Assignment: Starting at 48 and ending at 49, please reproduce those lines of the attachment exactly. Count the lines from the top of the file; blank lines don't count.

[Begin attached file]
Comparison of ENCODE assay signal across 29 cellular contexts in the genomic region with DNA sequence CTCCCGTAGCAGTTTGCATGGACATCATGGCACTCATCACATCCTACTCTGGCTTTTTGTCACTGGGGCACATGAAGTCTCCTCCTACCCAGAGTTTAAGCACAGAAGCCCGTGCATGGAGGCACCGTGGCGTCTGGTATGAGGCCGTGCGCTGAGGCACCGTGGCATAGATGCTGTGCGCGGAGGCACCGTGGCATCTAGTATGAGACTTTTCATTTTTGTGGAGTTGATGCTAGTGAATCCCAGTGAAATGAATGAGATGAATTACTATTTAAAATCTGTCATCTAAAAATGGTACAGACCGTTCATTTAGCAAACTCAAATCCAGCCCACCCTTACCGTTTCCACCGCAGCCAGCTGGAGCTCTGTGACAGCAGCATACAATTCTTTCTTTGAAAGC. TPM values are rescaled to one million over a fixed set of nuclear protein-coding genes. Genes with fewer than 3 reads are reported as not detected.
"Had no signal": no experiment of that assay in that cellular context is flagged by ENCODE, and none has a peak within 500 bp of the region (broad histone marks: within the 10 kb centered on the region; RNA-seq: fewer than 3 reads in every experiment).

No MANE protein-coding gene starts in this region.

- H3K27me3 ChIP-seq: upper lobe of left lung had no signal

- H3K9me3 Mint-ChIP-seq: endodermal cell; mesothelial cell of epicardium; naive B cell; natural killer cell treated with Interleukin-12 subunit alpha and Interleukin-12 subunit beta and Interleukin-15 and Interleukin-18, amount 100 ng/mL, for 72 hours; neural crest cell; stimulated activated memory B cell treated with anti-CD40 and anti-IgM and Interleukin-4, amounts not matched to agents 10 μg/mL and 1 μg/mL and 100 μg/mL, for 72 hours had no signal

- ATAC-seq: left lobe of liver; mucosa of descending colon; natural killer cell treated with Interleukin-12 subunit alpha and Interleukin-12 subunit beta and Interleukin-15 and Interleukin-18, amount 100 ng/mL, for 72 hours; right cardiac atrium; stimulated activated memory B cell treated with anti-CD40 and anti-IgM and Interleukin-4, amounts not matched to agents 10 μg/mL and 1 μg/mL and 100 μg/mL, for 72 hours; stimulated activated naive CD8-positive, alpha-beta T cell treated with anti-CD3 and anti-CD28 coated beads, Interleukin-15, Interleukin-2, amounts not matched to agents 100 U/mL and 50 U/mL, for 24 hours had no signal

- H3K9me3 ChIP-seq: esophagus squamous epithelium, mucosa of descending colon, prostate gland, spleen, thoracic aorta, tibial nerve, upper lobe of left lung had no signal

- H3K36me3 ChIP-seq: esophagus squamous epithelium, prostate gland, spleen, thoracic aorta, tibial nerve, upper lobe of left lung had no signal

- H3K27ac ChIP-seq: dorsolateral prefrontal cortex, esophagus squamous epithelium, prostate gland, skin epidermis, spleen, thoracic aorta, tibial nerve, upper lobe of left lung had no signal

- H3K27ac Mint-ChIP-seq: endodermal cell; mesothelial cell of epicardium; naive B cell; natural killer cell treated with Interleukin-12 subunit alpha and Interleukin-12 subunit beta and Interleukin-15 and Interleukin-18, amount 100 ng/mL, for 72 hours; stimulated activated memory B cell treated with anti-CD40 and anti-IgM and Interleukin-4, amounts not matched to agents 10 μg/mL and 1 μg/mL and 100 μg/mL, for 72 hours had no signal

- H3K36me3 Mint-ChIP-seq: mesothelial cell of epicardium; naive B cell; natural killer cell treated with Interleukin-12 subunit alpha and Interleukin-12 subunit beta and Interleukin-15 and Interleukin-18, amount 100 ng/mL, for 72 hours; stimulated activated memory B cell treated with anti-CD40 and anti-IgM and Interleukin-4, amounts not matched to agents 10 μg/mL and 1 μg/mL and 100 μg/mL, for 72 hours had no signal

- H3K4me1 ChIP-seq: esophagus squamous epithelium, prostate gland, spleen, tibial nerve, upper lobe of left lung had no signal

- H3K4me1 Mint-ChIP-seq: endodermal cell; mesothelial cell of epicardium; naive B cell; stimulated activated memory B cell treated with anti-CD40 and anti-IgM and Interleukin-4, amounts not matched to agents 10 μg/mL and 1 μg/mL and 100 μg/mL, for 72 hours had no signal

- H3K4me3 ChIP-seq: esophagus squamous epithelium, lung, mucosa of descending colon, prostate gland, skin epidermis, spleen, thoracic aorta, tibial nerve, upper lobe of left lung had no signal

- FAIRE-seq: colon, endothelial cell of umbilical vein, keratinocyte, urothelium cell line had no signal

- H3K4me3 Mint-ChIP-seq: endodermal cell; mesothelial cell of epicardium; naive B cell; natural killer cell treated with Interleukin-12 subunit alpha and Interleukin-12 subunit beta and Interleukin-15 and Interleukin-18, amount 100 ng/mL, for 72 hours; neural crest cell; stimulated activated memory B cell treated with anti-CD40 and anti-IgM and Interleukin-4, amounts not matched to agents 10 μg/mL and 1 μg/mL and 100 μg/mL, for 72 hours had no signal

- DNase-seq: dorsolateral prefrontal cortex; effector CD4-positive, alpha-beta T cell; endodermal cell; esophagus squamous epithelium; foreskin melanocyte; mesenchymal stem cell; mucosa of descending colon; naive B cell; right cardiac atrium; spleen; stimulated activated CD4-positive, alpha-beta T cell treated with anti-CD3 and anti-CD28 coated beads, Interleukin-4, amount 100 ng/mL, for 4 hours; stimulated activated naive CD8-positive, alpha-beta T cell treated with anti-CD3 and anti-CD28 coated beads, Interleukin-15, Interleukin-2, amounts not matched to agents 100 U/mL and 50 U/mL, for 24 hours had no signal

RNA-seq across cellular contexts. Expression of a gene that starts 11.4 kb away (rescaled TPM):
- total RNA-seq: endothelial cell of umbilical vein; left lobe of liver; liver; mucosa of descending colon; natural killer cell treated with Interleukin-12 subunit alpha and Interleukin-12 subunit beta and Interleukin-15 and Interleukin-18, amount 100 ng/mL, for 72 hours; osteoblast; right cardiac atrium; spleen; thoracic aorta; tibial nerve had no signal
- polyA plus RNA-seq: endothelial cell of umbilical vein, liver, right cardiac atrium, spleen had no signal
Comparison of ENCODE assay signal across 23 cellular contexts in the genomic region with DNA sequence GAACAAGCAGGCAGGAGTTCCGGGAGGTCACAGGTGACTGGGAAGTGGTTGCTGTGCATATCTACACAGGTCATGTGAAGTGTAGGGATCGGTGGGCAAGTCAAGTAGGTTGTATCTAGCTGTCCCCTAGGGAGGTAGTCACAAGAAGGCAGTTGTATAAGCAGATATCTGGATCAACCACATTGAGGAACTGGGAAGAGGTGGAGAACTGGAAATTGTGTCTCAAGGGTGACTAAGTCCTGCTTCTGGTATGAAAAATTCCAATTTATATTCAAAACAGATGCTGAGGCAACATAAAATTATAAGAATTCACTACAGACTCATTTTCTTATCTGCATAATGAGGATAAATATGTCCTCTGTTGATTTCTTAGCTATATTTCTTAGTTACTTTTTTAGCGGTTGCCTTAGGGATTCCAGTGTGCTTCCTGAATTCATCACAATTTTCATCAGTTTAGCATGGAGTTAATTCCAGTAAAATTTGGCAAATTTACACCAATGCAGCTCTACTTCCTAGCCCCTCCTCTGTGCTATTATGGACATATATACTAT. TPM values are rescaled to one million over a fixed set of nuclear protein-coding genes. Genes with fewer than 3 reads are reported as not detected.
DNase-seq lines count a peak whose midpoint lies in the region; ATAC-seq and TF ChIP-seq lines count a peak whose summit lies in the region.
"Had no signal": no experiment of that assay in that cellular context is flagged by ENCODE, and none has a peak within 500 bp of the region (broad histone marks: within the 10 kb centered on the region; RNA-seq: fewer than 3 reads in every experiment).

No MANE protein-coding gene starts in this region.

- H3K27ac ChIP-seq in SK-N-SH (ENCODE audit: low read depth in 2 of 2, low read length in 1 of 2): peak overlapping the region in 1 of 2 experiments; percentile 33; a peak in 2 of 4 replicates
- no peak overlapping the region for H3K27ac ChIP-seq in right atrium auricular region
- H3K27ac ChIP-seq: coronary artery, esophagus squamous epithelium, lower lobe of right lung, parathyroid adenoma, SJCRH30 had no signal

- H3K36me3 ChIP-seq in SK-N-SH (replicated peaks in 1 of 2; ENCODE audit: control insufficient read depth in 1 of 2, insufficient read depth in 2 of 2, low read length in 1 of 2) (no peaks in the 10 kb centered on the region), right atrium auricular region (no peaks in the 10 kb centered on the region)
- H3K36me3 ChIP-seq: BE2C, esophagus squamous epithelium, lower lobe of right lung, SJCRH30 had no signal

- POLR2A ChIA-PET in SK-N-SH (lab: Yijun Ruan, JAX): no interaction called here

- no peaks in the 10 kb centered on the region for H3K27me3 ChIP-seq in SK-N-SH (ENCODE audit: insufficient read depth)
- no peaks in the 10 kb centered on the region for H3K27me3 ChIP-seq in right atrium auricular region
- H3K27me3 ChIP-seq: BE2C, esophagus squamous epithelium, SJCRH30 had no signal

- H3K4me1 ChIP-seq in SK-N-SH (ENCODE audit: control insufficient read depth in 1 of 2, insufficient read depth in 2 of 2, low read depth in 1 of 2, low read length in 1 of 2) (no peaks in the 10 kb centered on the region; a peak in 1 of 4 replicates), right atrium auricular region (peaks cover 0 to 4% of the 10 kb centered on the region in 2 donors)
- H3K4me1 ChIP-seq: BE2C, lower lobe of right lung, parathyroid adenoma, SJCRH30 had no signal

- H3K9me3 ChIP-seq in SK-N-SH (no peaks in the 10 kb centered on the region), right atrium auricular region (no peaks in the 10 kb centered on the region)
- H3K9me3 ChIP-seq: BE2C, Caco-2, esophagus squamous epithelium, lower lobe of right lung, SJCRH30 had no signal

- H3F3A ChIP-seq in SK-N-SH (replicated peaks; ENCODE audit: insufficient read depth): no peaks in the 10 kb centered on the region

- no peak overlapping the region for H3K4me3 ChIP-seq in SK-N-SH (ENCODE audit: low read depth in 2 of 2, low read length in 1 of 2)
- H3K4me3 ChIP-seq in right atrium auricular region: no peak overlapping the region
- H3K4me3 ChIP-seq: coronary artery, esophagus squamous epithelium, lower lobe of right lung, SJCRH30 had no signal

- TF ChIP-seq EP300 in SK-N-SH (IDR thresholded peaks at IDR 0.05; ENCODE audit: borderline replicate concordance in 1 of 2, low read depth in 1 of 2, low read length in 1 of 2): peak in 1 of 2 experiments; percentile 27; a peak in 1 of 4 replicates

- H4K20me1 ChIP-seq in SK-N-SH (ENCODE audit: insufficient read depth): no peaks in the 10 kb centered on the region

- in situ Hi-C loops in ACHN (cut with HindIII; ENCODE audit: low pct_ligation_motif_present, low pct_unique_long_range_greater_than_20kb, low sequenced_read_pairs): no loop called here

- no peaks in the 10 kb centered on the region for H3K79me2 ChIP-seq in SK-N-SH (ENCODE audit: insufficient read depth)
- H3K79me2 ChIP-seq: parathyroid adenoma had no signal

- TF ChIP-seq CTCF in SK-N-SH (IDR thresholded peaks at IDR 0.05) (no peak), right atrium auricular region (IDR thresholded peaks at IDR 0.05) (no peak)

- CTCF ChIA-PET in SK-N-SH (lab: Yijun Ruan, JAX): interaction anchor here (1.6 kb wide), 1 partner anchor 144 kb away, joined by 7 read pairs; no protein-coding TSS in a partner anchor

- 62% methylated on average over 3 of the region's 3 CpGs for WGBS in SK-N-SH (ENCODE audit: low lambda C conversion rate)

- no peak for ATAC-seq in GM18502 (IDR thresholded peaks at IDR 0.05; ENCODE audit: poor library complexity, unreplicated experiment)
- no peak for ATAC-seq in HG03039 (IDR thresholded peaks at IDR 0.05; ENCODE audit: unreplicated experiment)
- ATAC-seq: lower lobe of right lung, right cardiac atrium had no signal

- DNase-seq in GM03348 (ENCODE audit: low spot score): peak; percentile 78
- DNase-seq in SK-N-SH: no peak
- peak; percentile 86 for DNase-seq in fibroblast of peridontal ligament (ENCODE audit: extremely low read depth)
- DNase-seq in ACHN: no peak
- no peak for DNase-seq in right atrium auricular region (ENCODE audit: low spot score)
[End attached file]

- CTCF ChIA-PET in SK-N-SH (lab: Yijun Ruan, JAX): interaction anchor here (1.6 kb wide), 1 partner anchor 144 kb away, joined by 7 read pairs; no protein-coding TSS in a partner anchor

- 62% methylated on average over 3 of the region's 3 CpGs for WGBS in SK-N-SH (ENCODE audit: low lambda C conversion rate)